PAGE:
We cannot, of course, ignore Mitchell (Mitchell MP v News Group Newspapers Ltd  EWCA Civ 1537 (27 November 2013), if only to dance on its grave. I wrote about it, angrily and at some length, in an article called Letting the punishment fit the crime as Mitchell gives way to Denton (Denton & Ors v TH White Ltd & Ors  EWCA Civ 906 (04 July 2014). Lord Justice Jackson, tired of being tarred with the Mitchell brush, has expressly dissociated himself from it – see, for example, this paragraph in a recent speech:
BUT I am not responsible for the one matter for which I am constantly blamed – sometimes vilified – in the press. I was not a member of the court which decided Mitchell. If anyone wishes to see how I think rule 3.9 should be applied, they should read my partially dissenting judgment in Denton v White  EWCA Civ 906.
Nearly all the Mitchell-related cases (that is, those determined in the period between the Mitchell and the Denton judgments) are now irrelevant. We can draw two things from this saga which are worth keeping.
One is Lord Justice Jackson’s emphasis in his partially dissenting paragraphs at the end of Denton making it clear that the court should not make orders which cannot realistically be complied with – that is important because it emphasises the need for parties to make the assessments (which the rules require anyway) about scope, method and cost to ensure that they seek orders which make some sense – orders which they and/or their opponents can comply with at proportionate cost having regard to the hoped-for timetable and all the factors which make up the case.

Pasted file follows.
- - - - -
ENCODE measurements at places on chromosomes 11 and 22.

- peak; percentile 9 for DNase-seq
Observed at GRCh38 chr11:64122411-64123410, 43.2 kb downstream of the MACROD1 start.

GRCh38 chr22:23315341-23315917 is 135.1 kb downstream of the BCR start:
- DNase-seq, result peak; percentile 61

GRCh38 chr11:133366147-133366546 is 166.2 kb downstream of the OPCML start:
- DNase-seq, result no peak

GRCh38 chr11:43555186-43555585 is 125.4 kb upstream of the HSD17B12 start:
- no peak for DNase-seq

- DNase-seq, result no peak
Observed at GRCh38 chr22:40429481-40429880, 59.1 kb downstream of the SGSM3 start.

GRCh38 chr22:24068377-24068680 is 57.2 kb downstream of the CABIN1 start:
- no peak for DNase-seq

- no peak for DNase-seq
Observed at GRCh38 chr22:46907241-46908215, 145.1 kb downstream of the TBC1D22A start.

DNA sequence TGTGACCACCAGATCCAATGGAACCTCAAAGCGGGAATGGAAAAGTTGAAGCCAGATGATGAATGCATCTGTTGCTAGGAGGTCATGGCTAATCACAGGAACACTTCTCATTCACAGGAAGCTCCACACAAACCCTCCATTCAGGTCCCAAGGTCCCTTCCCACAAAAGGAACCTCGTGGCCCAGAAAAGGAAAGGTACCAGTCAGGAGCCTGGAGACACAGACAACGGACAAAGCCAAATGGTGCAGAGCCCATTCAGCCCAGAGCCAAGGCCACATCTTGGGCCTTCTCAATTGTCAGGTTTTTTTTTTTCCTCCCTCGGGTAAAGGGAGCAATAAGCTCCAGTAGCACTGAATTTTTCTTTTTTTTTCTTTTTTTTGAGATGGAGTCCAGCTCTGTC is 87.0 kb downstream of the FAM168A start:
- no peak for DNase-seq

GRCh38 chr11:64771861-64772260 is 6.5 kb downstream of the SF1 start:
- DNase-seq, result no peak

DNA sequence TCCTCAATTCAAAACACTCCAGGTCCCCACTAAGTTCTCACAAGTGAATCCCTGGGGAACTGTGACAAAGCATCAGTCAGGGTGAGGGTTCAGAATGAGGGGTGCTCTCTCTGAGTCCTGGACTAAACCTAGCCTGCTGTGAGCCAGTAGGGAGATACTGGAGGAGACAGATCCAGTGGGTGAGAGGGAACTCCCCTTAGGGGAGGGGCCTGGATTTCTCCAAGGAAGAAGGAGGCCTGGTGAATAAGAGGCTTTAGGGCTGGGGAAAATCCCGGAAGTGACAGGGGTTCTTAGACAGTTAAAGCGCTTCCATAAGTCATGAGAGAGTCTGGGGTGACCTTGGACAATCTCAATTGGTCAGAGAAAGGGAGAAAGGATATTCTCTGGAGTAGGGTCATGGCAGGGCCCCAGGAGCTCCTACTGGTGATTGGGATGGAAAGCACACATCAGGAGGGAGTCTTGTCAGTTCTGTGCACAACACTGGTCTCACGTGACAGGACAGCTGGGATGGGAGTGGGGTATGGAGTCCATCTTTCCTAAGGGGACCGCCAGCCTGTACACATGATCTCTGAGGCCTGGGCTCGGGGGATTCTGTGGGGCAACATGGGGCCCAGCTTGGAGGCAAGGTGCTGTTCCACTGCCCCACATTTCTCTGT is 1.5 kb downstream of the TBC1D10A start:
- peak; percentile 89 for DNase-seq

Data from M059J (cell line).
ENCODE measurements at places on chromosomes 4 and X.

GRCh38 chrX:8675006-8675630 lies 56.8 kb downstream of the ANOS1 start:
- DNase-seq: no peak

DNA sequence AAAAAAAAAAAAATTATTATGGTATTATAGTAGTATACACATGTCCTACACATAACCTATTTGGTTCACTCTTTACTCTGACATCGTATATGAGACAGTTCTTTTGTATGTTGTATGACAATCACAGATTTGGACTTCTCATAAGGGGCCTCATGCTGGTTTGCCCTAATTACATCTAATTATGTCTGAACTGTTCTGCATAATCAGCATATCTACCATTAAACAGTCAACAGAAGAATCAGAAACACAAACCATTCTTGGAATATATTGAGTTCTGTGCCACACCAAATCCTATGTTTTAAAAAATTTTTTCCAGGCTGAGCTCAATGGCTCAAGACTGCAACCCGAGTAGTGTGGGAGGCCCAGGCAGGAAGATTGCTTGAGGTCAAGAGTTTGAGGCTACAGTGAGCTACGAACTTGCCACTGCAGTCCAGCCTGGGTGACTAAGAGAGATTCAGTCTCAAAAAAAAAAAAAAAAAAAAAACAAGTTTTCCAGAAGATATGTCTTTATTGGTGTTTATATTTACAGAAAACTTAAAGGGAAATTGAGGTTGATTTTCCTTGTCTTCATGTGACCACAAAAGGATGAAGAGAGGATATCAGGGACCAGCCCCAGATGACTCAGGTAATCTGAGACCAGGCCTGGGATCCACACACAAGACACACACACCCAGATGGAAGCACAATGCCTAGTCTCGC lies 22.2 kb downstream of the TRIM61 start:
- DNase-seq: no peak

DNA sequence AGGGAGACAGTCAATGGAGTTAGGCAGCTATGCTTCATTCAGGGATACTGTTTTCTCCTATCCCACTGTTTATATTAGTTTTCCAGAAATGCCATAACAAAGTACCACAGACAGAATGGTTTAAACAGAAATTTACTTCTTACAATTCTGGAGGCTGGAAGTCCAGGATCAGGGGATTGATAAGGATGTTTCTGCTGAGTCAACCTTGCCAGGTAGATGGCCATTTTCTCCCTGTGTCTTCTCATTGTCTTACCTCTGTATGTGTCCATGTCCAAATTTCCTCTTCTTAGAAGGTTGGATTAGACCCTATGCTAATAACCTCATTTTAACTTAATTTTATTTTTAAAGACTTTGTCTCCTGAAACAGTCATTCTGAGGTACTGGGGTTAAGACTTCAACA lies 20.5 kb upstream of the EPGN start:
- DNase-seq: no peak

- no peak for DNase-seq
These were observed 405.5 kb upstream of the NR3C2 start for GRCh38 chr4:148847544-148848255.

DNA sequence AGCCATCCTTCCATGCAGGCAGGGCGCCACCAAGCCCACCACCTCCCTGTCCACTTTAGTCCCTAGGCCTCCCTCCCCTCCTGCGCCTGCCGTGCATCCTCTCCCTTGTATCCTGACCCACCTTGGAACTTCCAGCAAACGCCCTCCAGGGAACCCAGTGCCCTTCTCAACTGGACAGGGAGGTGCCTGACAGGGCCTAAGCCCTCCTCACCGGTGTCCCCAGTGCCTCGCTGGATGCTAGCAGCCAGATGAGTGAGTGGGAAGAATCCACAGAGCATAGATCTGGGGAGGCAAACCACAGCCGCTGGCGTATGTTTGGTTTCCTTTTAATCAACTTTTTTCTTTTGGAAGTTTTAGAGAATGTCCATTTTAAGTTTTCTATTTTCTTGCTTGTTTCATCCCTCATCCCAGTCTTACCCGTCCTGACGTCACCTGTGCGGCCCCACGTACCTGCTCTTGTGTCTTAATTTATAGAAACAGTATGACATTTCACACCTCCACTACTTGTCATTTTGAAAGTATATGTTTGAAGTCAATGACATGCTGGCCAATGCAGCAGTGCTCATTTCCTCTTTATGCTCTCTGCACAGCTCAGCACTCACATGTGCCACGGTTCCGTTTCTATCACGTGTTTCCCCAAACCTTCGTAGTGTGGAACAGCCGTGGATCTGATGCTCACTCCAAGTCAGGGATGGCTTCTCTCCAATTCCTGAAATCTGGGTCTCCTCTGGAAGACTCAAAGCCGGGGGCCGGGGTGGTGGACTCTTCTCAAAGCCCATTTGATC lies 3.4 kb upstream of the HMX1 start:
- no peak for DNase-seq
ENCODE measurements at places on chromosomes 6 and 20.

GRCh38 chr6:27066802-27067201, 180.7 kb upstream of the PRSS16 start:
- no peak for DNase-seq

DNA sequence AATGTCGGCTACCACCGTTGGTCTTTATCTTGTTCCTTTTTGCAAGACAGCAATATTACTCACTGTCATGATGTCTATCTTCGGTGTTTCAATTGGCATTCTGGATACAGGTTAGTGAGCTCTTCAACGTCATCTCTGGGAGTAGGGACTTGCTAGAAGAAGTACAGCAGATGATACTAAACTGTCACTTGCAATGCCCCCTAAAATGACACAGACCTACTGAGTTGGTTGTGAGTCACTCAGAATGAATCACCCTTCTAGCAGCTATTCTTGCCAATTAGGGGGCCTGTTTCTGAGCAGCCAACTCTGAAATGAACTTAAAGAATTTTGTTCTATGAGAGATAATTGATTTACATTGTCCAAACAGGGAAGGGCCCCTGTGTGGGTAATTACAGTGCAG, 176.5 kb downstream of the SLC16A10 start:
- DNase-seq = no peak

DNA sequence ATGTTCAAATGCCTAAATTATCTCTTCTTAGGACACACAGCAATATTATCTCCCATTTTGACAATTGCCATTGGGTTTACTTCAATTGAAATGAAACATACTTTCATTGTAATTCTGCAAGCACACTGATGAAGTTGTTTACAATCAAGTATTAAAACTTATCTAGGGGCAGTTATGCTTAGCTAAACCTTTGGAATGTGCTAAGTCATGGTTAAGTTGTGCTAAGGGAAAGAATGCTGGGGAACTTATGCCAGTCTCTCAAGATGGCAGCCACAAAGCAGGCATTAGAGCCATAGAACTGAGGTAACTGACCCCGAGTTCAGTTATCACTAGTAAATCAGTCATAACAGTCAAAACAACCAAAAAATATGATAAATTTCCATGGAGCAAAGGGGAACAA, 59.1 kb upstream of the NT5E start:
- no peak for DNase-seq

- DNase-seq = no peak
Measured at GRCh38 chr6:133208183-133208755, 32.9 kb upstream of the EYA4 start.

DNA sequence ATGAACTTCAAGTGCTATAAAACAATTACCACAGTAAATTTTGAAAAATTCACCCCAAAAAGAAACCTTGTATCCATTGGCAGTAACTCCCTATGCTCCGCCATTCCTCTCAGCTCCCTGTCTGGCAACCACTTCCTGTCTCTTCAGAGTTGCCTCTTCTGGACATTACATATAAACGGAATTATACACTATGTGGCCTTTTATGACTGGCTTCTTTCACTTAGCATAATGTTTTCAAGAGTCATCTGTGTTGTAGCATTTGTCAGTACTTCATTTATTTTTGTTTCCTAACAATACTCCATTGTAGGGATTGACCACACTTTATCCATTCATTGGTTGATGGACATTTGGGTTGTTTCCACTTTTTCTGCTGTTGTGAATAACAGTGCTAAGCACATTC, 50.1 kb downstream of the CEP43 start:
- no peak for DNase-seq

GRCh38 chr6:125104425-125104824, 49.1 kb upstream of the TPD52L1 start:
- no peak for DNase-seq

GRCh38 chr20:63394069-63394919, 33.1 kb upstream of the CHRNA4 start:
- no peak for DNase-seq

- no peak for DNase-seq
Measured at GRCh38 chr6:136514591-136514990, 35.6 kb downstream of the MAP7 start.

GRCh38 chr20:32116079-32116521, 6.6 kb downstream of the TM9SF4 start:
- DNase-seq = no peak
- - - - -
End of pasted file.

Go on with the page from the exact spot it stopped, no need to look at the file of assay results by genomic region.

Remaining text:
The other point, the sting in the tail of Denton, is the warning shot fired across the bows of those who take bad points. As with so much else, this is not really a new set of threats but a statement of the obvious; it does put serious pressure on parties to be as reasonable in their challenges as they should be in their disclosure. That is an exercise of informed judgement, and informed judgement is what the clients are paying for. That does not make it easy to determine in advance what is a bad point; dust off a few of those Mitchell cases to see judicial criticism of parties whose challenges amounted to “ opportunism”.
The proper course, if you don’t like your opponent’s disclosure and cannot resolve your differences by negotiation, is usually an application for specific disclosure.
That much is by way of introduction to the recent cases, something I will cover in a separate article.